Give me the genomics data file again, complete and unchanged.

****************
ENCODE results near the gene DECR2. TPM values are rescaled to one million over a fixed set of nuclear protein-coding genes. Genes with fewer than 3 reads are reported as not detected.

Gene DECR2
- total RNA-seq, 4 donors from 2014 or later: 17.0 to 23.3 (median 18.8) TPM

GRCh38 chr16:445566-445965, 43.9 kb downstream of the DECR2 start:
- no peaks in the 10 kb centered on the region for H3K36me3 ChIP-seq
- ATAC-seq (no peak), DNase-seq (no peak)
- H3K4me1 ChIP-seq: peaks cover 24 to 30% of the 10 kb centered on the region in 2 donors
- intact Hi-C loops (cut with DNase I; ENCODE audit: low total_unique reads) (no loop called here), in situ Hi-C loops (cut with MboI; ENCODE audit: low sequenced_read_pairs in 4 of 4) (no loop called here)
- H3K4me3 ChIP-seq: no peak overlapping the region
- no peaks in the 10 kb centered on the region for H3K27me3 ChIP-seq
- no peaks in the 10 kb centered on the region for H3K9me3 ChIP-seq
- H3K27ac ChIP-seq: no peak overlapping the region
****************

ENCODE results near the gene DECR2. TPM values are rescaled to one million over a fixed set of nuclear protein-coding genes. Genes with fewer than 3 reads are reported as not detected.

Gene DECR2
- total RNA-seq, 4 donors from 2014 or later: 17.0 to 23.3 (median 18.8) TPM

GRCh38 chr16:445566-445965, 43.9 kb downstream of the DECR2 start:
- no peaks in the 10 kb centered on the region for H3K36me3 ChIP-seq
- ATAC-seq (no peak), DNase-seq (no peak)
- H3K4me1 ChIP-seq: peaks cover 24 to 30% of the 10 kb centered on the region in 2 donors
- intact Hi-C loops (cut with DNase I; ENCODE audit: low total_unique reads) (no loop called here), in situ Hi-C loops (cut with MboI; ENCODE audit: low sequenced_read_pairs in 4 of 4) (no loop called here)
- H3K4me3 ChIP-seq: no peak overlapping the region
- no peaks in the 10 kb centered on the region for H3K27me3 ChIP-seq
- no peaks in the 10 kb centered on the region for H3K9me3 ChIP-seq
- H3K27ac ChIP-seq: no peak overlapping the region